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  • Writer's picturePeace of Mind PM

Steps to Buying a Property in Spain for non-residents

One important thing to keep in mind before investing in real estate in Spain as non-resident is that you will need a NIE (Foreigners' Identity Number) to open a bank account and to sign the deed contract.

If you wish to obtain bank financing to purchase the property, there are many banks with a wide range of financing options for foreigners. The procedures to obtain financing can take several weeks or even months, so a good idea is to start looking at different banks and rates at an early stage of the buying process. From Peace of Mind we can also recommend mortgage brokers who can help you find the best rate.

Having a bank account in Spain is essential in order to stablish the direct debit for the expenses related to the property such as all the utilities (gas, water, electricity), Wi-Fi, community fees, etc. Normally all these utilities cannot be charged to a foreign account nor can they be hired without a NIE.

Once the administrative part is taken care of and you find the property that meets your expectations, these are the next steps every Buyer needs to know about:

Step 1: Formal Offer and Reservation contract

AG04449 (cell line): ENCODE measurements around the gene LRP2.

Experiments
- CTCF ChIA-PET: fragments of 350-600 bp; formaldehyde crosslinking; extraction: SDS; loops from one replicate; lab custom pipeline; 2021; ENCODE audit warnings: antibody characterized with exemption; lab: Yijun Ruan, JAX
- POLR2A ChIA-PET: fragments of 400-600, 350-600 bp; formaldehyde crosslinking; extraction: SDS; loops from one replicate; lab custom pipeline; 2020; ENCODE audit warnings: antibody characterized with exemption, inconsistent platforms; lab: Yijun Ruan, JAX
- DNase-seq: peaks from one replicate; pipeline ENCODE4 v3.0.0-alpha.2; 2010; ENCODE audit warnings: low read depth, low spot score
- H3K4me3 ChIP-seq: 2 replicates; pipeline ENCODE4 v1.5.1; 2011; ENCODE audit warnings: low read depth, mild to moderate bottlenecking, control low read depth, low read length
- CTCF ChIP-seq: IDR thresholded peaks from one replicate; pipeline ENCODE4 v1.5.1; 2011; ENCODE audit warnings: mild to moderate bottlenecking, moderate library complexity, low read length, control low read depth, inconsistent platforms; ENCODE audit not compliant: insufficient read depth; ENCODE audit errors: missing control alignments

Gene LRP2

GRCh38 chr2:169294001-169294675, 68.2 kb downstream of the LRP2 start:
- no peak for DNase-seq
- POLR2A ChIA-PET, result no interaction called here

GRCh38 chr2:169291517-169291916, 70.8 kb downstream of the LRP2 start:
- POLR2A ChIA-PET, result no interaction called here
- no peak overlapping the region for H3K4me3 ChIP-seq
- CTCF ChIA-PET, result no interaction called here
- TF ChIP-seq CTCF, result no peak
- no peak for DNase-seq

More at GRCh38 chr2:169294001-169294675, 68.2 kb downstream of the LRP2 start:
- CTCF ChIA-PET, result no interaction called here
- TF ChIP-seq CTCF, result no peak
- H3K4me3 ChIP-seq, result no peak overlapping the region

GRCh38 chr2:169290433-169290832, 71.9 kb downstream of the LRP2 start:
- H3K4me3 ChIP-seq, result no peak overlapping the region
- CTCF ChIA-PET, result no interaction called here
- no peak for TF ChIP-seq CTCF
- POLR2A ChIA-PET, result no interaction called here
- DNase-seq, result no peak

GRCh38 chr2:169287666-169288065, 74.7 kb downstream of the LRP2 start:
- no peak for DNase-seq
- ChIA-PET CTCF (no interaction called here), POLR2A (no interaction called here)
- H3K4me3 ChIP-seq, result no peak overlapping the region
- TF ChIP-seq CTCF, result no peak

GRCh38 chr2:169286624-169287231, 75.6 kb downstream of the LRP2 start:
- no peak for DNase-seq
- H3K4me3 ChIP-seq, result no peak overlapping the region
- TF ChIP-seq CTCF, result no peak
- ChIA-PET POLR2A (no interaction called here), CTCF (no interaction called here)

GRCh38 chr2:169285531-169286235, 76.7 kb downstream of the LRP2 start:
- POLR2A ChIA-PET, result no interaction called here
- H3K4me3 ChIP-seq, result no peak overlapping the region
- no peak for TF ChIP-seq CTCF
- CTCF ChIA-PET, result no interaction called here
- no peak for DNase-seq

Formulate a written offer for the property and, in some cases, put down a good faith deposit, a way of showing a real interest for purchasing the property. This deposit is held by the real estate agency and the amount varies depending on the property price.

If the Seller does not accept the offer, either the money is transferred back to the Buyer or a negotiation process starts to find a price in which both parties meet.

If the offer is accepted and signed by the Seller, then it becomes a reservation agreement and the property is taken off the market. In the reservation agreement the conditions and time lines for the sale are stablished. With the acceptance of the offer, the Agency will transfer the deposit amount to the Seller.

Prior to signing the arras contract, a due diligence check will be carried out. The Buyer will have to provide pay rolls, tax returns, deeds of sale of properties, etc. or any document that certifies the legal origin of the funds.

In this step all the property documentation is reviewed: An updated simple note (nota simple) from the Land Registry to verify who the owner is and if there is any mortgage or tax pending on the property. The note also establishes the registered surface area and the boundaries of the property. Before verifying the information in the simple note, the main document to check, we recommend not to make any reservation payment or sign any type of commitment.

Certificate of being up to date with debts to the community of owners. Check the last minutes of the community of owners, these minutes reflect the agreements taken by the community since it was formed and we can check if there are important debts to face, debtors, or any other issues such as legal proceedings pending. This can give us a full picture of the current situation of the community. We will also check that the seller is up to date with the payment of the Property Tax (IBI).